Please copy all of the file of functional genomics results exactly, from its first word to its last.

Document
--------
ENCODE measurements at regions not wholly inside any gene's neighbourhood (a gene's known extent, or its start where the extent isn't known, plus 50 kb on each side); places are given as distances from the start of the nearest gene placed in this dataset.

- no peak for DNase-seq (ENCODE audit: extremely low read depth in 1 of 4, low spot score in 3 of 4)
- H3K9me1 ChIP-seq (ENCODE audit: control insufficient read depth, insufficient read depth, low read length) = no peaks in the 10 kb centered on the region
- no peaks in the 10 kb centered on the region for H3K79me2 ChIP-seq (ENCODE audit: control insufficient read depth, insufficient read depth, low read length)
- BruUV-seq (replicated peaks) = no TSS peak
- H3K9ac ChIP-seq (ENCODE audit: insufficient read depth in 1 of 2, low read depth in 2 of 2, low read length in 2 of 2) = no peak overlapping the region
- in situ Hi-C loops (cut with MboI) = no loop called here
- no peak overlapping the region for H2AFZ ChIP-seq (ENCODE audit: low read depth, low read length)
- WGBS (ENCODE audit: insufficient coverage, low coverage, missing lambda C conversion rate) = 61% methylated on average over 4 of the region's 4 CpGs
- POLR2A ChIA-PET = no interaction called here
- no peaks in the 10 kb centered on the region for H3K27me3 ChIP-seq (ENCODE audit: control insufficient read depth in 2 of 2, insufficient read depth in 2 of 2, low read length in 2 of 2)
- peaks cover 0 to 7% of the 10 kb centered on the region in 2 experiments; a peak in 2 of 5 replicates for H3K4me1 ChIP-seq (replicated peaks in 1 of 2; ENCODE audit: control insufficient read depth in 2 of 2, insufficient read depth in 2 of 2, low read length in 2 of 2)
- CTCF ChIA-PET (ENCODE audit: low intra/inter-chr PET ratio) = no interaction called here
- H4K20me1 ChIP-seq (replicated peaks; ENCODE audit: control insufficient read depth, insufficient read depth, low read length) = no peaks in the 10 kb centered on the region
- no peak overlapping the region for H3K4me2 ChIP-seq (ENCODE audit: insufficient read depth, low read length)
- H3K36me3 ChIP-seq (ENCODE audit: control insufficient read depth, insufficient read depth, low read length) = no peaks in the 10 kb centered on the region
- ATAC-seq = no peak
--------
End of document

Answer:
ENCODE measurements at regions not wholly inside any gene's neighbourhood (a gene's known extent, or its start where the extent isn't known, plus 50 kb on each side); places are given as distances from the start of the nearest gene placed in this dataset.

- no peak for DNase-seq (ENCODE audit: extremely low read depth in 1 of 4, low spot score in 3 of 4)
- H3K9me1 ChIP-seq (ENCODE audit: control insufficient read depth, insufficient read depth, low read length) = no peaks in the 10 kb centered on the region
- no peaks in the 10 kb centered on the region for H3K79me2 ChIP-seq (ENCODE audit: control insufficient read depth, insufficient read depth, low read length)
- BruUV-seq (replicated peaks) = no TSS peak
- H3K9ac ChIP-seq (ENCODE audit: insufficient read depth in 1 of 2, low read depth in 2 of 2, low read length in 2 of 2) = no peak overlapping the region
- in situ Hi-C loops (cut with MboI) = no loop called here
- no peak overlapping the region for H2AFZ ChIP-seq (ENCODE audit: low read depth, low read length)
- WGBS (ENCODE audit: insufficient coverage, low coverage, missing lambda C conversion rate) = 61% methylated on average over 4 of the region's 4 CpGs
- POLR2A ChIA-PET = no interaction called here
- no peaks in the 10 kb centered on the region for H3K27me3 ChIP-seq (ENCODE audit: control insufficient read depth in 2 of 2, insufficient read depth in 2 of 2, low read length in 2 of 2)
- peaks cover 0 to 7% of the 10 kb centered on the region in 2 experiments; a peak in 2 of 5 replicates for H3K4me1 ChIP-seq (replicated peaks in 1 of 2; ENCODE audit: control insufficient read depth in 2 of 2, insufficient read depth in 2 of 2, low read length in 2 of 2)
- CTCF ChIA-PET (ENCODE audit: low intra/inter-chr PET ratio) = no interaction called here
- H4K20me1 ChIP-seq (replicated peaks; ENCODE audit: control insufficient read depth, insufficient read depth, low read length) = no peaks in the 10 kb centered on the region
- no peak overlapping the region for H3K4me2 ChIP-seq (ENCODE audit: insufficient read depth, low read length)
- H3K36me3 ChIP-seq (ENCODE audit: control insufficient read depth, insufficient read depth, low read length) = no peaks in the 10 kb centered on the region
- ATAC-seq = no peak